The American Journal of Poetry
"Strong Rx Medicine"®

 

J. R. Solonche

I Often Walk to the End of the Road

 

I often walk to the end of the road
to look at the abandoned farm.

I like to look at the field
as it goes back to wilderness again.

I like to look at the grass grow
higher and thicker around the barn,

embrace it with its hairy arms
as though welcoming back the wood.

I like to look at the barn turn more
and more gray. It sags in the middle.

It reminds me of the last old horse
that years ago stood as still as a barn.

I like to watch the earth at work.
So slowly, so patiently, so deliberately

the earth works. I like to watch
the earth turn the blue farm machines

to brown rust, turn the red farm
machines to brown rust, turn

the green farm machines to brown rust.
I like to look at her work with metal,

which is mortal like us. “No hurry,”
the earth smiles at me as I watch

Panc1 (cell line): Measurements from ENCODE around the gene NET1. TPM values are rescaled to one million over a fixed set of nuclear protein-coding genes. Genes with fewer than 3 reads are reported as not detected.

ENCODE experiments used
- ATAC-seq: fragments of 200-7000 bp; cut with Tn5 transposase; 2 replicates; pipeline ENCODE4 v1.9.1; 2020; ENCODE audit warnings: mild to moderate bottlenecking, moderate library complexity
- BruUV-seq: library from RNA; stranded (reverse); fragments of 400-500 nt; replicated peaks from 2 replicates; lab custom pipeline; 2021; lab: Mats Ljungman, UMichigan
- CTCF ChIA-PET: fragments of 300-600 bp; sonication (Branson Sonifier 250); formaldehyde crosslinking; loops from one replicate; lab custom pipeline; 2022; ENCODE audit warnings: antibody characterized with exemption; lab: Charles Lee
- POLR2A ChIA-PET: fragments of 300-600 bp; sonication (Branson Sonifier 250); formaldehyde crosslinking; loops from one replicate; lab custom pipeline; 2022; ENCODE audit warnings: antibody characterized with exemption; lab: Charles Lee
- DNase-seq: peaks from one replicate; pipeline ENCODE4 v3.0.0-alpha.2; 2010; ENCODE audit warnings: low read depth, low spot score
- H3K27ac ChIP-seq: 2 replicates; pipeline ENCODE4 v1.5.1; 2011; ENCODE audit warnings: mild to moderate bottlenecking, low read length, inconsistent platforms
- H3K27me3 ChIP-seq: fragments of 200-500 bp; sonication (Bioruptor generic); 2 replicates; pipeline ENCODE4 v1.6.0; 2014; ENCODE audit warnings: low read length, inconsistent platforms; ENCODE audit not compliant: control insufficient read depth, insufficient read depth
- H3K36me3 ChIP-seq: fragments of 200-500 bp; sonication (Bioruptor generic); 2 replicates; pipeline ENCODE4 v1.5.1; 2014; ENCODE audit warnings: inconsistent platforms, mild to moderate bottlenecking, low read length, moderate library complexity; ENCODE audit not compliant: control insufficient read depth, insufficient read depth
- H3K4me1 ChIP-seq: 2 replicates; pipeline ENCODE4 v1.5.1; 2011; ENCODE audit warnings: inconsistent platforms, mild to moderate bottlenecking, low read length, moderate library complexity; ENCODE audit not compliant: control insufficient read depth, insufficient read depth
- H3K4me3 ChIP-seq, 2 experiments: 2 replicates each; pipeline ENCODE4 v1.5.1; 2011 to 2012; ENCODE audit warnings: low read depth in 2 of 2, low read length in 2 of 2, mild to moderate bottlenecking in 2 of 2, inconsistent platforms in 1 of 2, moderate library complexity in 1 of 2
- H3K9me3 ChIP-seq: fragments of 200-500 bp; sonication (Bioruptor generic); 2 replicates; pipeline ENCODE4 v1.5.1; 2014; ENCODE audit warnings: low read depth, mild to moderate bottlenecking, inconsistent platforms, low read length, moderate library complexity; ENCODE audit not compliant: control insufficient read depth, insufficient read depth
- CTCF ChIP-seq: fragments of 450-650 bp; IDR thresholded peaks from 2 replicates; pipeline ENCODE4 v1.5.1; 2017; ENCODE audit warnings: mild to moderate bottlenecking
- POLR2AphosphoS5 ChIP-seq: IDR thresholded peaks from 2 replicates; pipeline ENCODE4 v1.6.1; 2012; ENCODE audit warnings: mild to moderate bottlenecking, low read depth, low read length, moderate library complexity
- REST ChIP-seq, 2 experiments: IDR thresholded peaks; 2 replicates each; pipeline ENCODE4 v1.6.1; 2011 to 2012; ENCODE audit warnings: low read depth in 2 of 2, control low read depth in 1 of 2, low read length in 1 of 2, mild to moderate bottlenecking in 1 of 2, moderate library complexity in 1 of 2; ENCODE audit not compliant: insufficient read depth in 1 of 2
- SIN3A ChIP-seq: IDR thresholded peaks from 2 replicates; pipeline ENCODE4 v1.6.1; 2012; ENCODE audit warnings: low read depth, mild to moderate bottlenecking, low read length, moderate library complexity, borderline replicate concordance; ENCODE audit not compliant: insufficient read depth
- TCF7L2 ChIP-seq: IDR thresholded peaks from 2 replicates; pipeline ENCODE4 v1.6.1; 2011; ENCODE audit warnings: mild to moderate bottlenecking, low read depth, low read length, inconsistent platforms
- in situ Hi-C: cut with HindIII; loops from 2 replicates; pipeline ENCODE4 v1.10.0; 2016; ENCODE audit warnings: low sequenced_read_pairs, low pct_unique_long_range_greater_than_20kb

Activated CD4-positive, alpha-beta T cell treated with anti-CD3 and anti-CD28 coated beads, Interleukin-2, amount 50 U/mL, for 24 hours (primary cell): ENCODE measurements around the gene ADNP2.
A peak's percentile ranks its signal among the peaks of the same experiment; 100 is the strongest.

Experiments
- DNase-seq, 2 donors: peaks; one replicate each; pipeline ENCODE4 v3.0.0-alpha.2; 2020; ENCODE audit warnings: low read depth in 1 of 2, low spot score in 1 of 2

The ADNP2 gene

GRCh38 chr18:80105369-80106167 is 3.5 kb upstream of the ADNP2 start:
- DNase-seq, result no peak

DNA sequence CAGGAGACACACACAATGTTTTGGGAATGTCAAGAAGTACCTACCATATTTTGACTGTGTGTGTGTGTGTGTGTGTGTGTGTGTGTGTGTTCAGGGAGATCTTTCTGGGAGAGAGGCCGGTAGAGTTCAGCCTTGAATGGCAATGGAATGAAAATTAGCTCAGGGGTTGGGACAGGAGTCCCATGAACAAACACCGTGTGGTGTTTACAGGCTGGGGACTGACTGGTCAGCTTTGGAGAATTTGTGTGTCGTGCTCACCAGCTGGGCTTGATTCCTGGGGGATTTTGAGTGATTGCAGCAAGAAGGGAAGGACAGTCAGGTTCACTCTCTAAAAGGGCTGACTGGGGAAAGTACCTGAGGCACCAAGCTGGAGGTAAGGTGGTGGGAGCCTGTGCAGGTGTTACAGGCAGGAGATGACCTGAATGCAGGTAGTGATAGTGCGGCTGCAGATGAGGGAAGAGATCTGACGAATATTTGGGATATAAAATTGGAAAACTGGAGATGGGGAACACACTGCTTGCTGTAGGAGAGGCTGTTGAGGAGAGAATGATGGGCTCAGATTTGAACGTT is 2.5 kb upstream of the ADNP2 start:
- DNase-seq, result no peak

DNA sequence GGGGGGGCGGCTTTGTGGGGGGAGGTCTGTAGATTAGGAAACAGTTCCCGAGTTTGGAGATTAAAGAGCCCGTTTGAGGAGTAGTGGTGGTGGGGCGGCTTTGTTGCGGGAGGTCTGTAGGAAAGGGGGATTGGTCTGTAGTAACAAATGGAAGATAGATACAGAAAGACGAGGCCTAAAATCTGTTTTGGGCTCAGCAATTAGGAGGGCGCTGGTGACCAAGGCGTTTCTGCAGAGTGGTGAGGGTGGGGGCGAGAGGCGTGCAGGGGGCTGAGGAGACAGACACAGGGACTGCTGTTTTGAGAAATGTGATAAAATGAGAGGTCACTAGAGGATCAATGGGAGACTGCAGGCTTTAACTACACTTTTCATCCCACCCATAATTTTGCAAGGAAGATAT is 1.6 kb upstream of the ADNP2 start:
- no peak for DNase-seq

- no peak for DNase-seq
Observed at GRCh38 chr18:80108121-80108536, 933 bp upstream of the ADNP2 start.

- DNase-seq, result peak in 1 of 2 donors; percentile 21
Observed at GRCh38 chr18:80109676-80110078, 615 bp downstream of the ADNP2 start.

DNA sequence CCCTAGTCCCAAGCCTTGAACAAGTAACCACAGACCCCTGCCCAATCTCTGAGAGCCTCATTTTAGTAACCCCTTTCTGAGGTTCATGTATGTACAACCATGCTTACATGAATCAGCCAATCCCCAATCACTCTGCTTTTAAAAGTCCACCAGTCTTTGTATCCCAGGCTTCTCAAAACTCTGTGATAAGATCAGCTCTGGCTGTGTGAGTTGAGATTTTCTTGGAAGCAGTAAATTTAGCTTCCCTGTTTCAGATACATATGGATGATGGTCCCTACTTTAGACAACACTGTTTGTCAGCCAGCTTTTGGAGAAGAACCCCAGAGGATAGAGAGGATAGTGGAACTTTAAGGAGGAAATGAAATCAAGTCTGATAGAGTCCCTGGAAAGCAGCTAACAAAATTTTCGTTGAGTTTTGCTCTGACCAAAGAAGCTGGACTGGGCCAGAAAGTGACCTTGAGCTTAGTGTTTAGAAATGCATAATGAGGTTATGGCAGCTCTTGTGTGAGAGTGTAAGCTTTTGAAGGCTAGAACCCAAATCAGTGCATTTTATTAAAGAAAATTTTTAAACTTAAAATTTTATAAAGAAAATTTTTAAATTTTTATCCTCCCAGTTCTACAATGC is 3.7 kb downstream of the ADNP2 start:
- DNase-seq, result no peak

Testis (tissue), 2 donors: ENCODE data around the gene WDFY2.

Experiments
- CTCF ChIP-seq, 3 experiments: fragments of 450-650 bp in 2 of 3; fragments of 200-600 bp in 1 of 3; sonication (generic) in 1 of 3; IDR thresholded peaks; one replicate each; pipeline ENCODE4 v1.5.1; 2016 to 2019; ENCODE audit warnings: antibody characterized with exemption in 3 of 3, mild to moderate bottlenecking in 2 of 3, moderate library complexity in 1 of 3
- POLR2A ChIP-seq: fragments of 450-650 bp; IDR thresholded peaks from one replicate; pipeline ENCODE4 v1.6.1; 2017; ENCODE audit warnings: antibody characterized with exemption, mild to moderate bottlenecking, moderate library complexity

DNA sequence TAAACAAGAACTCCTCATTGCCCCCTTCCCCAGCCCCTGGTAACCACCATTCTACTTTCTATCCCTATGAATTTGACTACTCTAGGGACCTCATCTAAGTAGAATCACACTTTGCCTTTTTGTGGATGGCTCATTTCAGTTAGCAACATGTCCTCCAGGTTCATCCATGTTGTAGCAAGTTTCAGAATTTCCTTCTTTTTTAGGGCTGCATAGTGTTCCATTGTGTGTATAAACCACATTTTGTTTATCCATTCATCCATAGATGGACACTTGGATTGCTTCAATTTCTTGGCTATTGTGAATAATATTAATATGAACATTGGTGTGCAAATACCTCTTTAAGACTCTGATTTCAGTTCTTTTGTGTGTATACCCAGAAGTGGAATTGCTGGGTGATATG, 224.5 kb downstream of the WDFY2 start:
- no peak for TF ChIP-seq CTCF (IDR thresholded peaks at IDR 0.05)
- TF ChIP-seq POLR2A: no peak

her work. How gentle she is
with them, with the hay wain,

with the tractor, with the plow.
“No hurry,” she smiles. “No hurry.”

 

 

 

J. R. SOLONCHE has been publishing in magazines, journals, and anthologies since the early 70s. He is author of Beautiful Day (Deerbrook Editions), Won't Be Long (Deerbrook Editions), Heart's Content (Five Oaks Press), Invisible (Five Oaks Press), The Black Birch (Kelsay Books), I, Emily Dickinson & Other Found Poems (forthcoming from Deerbrook Editions), and coauthor of Peach Girl: Poems for a Chinese Daughter (Grayson Books).

 

 

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